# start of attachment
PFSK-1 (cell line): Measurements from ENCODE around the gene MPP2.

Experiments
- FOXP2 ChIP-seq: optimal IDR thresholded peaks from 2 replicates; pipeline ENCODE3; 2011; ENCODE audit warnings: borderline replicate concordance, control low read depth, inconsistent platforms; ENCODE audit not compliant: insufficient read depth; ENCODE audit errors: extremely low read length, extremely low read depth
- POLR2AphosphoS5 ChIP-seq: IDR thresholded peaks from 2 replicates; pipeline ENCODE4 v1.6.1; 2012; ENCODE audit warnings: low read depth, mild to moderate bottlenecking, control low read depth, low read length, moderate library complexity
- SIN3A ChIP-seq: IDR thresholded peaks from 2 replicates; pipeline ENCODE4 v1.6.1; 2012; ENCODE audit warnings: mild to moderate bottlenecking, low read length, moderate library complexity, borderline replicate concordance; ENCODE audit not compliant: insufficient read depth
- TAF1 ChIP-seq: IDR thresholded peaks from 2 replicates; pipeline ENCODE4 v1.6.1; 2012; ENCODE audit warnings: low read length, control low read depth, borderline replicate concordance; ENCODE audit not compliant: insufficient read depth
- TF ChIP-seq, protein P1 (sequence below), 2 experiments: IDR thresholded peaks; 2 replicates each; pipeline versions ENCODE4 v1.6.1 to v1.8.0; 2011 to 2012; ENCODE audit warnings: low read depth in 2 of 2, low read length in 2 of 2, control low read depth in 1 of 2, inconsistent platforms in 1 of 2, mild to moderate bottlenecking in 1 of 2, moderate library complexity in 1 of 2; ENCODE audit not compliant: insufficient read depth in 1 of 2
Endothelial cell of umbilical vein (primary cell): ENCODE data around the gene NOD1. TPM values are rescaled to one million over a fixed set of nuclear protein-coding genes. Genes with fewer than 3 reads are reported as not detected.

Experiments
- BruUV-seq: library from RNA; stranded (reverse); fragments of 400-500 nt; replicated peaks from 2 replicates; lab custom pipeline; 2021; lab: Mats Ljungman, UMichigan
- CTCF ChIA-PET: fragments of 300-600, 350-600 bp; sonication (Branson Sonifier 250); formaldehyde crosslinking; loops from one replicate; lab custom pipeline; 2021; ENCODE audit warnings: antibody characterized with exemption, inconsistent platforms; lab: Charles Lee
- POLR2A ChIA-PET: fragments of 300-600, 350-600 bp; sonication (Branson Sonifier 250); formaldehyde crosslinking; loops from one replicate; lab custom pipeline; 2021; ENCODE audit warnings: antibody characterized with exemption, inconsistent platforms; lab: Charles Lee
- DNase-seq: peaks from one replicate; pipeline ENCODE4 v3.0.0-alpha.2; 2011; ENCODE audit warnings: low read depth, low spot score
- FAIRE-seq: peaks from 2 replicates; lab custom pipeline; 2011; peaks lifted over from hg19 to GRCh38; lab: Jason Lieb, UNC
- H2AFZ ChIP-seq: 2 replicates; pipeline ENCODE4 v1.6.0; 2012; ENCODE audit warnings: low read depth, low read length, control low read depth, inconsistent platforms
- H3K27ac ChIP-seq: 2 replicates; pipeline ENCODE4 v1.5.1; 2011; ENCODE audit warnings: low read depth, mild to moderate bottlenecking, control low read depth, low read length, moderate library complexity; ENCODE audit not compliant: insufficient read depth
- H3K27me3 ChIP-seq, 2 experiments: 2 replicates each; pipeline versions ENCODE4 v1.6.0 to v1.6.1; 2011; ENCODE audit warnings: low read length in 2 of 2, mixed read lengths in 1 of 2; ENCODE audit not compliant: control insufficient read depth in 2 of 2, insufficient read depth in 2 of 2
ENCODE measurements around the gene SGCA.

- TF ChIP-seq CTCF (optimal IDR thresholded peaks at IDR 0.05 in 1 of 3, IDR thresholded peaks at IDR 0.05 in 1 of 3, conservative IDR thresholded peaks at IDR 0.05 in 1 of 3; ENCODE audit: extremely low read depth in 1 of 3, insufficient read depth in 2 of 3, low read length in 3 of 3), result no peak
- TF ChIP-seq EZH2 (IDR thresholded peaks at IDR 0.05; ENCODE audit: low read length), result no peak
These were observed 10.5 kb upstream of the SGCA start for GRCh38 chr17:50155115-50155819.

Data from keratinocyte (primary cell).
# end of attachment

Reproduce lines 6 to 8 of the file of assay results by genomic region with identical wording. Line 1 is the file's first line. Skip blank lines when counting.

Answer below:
- TAF1 ChIP-seq: IDR thresholded peaks from 2 replicates; pipeline ENCODE4 v1.6.1; 2012; ENCODE audit warnings: low read length, control low read depth, borderline replicate concordance; ENCODE audit not compliant: insufficient read depth
- TF ChIP-seq, protein P1 (sequence below), 2 experiments: IDR thresholded peaks; 2 replicates each; pipeline versions ENCODE4 v1.6.1 to v1.8.0; 2011 to 2012; ENCODE audit warnings: low read depth in 2 of 2, low read length in 2 of 2, control low read depth in 1 of 2, inconsistent platforms in 1 of 2, mild to moderate bottlenecking in 1 of 2, moderate library complexity in 1 of 2; ENCODE audit not compliant: insufficient read depth in 1 of 2
Endothelial cell of umbilical vein (primary cell): ENCODE data around the gene NOD1. TPM values are rescaled to one million over a fixed set of nuclear protein-coding genes. Genes with fewer than 3 reads are reported as not detected.